Halliburton combines out-on-the-porch sentimentality with a good ol’ boy sense of humor for latest CD effort
It must feel good to be able to reach a wide array of people by communicating through media of frequencies and art.
That’s how it feels to be Jeremy Halliburton, a singer/songwriter on the south Texas music scene. With the upcoming release of his second CD, “Good Vinyl,” Halliburton is poised for the future with an aura of anticipation that reflects the anticipative tension within the layers of the songs themselves.
“It was recorded at Play-Mor Studios in New Braunfels,” Halliburton says of his sophomore effort. “Cozily located in an RV behind Clear Springs Restaurant. Matthew Peter Briggs produced, engineered and mixed the album, as well as playing a majority of the instruments and providing the CD artwork.”
Halliburton says the recording process was a little more mellow and relaxed this time around.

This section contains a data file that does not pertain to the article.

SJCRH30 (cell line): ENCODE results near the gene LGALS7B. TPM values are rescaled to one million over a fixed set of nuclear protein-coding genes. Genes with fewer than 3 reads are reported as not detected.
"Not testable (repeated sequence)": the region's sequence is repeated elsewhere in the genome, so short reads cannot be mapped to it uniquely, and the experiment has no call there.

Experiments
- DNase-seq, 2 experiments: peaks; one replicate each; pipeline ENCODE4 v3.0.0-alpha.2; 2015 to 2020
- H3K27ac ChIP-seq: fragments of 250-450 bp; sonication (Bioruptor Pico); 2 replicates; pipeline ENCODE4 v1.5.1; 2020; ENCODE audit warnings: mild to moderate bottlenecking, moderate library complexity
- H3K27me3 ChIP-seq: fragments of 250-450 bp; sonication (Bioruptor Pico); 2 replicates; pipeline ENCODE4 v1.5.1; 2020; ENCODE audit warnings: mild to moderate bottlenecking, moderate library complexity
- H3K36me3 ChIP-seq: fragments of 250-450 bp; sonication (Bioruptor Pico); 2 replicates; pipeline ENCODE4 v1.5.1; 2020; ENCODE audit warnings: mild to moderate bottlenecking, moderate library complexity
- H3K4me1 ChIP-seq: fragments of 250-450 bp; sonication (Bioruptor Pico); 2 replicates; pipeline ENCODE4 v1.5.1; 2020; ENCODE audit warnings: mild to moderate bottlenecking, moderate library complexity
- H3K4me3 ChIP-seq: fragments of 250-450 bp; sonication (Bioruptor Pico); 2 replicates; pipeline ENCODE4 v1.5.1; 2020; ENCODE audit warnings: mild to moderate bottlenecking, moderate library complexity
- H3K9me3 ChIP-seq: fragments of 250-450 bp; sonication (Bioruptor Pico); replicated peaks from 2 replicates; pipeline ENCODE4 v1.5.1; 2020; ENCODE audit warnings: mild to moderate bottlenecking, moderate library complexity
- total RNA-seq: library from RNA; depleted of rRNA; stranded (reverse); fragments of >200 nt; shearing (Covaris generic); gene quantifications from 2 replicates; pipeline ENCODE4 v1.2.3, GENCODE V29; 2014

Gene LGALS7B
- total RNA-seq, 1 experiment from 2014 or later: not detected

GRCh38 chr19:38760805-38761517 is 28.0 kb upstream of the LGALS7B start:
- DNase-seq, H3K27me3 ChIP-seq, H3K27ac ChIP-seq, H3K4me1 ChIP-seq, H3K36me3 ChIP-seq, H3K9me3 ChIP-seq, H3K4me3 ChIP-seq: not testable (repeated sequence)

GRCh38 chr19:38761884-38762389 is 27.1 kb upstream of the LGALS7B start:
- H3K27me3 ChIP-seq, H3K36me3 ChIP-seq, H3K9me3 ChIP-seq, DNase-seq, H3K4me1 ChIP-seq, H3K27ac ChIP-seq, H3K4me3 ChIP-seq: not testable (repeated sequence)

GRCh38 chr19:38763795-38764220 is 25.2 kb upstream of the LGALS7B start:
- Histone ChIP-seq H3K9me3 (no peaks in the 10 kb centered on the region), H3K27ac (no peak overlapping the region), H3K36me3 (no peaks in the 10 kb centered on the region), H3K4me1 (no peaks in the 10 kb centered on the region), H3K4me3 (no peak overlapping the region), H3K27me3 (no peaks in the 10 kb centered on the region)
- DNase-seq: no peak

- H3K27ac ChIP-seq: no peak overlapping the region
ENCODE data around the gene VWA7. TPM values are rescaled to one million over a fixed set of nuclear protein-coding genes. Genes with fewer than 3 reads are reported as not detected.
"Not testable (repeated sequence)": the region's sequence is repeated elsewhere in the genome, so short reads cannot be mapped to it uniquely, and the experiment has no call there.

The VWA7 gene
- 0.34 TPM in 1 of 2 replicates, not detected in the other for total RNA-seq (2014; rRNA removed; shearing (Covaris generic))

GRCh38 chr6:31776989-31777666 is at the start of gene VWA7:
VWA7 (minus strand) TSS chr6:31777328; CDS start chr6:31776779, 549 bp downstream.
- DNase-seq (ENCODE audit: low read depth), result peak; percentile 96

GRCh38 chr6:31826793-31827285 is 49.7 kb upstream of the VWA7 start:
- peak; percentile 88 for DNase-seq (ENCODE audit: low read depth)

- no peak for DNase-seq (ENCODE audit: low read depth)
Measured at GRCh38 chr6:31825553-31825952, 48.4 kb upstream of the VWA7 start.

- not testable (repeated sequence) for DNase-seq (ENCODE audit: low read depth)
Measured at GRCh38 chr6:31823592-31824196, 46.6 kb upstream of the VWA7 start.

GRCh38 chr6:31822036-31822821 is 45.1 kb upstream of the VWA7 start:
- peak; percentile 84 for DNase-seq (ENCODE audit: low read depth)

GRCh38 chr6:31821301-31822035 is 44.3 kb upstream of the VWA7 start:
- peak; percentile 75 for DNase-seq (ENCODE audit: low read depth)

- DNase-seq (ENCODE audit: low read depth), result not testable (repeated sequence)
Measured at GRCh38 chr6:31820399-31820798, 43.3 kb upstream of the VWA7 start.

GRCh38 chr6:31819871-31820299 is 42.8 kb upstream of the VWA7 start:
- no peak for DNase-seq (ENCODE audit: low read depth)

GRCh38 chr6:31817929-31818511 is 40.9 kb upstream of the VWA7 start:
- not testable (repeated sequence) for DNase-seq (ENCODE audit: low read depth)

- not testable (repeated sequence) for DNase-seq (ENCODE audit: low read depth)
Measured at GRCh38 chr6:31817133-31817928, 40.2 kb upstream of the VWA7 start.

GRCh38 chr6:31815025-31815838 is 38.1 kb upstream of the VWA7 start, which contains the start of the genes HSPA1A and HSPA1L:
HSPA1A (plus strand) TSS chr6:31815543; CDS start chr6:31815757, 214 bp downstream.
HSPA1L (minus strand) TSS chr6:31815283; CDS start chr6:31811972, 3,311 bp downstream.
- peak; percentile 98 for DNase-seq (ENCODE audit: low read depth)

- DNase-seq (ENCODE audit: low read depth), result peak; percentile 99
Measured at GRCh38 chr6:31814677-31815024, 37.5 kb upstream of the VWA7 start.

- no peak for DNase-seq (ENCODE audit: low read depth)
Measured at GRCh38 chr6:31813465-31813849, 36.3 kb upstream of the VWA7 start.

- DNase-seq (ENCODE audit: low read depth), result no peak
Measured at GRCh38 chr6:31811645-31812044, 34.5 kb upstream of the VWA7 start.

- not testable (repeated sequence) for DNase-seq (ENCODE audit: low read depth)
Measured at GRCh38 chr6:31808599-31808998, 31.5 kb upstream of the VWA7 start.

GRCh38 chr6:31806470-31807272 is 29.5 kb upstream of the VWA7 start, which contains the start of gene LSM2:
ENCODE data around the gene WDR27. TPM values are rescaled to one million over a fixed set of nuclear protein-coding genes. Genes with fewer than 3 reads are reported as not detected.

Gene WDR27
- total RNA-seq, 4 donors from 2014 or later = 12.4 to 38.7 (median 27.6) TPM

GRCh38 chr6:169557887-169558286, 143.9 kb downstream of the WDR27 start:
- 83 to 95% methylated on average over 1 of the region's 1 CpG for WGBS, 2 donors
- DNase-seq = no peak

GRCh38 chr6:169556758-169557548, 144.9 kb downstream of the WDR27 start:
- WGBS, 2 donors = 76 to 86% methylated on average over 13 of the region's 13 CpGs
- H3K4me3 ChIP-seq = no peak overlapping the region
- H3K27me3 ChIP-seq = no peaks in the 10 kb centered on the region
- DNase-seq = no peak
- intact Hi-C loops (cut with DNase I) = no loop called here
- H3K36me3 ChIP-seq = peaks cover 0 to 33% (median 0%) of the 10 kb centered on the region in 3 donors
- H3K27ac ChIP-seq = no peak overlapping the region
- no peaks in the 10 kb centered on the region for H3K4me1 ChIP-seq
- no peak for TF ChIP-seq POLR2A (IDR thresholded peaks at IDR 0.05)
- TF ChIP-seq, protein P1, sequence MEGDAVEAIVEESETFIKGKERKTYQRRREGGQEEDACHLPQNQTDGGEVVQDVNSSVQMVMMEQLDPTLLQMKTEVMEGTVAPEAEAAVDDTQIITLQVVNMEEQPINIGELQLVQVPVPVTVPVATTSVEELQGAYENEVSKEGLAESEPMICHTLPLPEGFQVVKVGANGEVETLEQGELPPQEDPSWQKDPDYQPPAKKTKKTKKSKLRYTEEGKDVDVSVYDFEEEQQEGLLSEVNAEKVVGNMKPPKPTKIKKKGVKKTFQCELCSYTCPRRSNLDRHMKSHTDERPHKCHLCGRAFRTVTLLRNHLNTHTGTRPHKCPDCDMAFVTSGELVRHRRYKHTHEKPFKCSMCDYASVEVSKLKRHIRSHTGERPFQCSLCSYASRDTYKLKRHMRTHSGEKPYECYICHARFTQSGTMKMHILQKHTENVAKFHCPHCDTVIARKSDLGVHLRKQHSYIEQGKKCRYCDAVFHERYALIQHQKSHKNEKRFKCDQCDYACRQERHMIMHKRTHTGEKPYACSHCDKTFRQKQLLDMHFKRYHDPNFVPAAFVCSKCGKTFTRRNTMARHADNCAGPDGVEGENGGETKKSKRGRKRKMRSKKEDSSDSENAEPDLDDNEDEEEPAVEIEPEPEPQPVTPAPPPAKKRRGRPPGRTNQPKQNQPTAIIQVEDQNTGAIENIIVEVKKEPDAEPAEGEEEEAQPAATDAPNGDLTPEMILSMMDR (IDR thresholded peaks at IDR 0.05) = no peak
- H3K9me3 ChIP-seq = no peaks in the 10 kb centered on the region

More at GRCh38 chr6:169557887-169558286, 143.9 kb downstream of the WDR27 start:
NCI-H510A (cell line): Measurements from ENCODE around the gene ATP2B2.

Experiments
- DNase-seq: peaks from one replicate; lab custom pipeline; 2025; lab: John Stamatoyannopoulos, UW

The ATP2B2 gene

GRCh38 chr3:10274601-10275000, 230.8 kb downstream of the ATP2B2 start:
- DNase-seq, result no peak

“The recording itself was very laid back,” he says. “We took our time. It spanned the course of various days from January to May. Evenings were devoted to figuring out where we wanted the songs to go, and then we would spend the next day trying to bring them to life. Beer was consumed, catfish was eaten, life was discussed and trailers were moved around the RV park ... all part of the creative process.”
Halliburton says the most enjoyable aspect of making this album was the fact that friends and family were involved in the process – from the songwriting to the recording.
“Kari, my wife, and Emily, my daughter, sang on a couple of songs,” he says. “Having a female voice on this outing added a little different dimension. On the first record, we didn’t have that.
“Some of the songs on the album are ones that I’ve been carrying around in my ‘sack of songs’ for some time,” he adds. “However, a majority of them were either finished or written in their entirety after we began working on the record.”